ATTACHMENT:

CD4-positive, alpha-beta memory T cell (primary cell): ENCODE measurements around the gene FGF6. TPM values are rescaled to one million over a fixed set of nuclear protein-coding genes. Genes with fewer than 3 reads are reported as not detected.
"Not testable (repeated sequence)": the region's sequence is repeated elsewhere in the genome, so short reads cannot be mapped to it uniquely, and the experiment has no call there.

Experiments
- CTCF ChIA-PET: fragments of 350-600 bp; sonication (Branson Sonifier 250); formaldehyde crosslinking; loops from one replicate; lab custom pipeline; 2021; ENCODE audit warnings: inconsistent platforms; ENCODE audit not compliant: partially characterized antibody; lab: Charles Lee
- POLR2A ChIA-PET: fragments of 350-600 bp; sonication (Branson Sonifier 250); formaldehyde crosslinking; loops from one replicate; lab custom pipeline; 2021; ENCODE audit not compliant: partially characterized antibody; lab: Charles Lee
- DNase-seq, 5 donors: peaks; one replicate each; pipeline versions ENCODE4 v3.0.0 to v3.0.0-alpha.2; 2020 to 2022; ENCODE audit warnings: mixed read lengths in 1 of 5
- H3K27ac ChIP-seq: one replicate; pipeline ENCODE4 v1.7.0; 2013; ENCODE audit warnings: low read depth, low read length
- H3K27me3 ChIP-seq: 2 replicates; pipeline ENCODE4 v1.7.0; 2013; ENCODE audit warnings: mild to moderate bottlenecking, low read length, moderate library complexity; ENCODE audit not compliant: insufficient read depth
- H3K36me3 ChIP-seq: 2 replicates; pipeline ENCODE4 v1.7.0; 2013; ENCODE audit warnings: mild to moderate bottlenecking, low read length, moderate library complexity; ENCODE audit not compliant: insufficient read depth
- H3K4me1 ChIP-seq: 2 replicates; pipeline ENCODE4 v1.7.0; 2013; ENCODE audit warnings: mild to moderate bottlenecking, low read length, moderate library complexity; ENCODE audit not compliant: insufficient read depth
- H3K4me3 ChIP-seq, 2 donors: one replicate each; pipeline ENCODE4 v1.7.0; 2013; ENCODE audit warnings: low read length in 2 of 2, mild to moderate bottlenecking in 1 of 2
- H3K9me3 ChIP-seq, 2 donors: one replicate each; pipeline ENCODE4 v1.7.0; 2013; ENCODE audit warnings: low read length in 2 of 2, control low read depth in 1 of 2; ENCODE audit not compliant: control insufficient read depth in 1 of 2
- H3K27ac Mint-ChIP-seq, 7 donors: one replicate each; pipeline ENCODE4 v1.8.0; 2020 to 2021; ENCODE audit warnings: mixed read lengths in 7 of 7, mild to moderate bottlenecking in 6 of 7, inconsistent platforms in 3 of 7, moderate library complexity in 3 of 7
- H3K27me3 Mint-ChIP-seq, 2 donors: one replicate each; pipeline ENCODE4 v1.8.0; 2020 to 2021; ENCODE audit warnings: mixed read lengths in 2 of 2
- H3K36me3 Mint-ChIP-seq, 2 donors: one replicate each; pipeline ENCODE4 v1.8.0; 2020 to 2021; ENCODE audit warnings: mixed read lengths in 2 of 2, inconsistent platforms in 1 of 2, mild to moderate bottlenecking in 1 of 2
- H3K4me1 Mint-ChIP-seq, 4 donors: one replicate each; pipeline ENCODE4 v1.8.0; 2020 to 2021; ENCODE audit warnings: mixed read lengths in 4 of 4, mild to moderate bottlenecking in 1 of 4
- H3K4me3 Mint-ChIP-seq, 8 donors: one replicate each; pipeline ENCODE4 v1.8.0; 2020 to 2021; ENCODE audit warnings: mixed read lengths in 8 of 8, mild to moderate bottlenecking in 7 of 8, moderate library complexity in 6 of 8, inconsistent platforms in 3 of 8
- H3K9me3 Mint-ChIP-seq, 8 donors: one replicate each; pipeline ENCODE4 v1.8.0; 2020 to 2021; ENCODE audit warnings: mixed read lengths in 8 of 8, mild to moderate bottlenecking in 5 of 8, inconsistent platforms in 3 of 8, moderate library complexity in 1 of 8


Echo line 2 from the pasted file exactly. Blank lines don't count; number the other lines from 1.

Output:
"Not testable (repeated sequence)": the region's sequence is repeated elsewhere in the genome, so short reads cannot be mapped to it uniquely, and the experiment has no call there.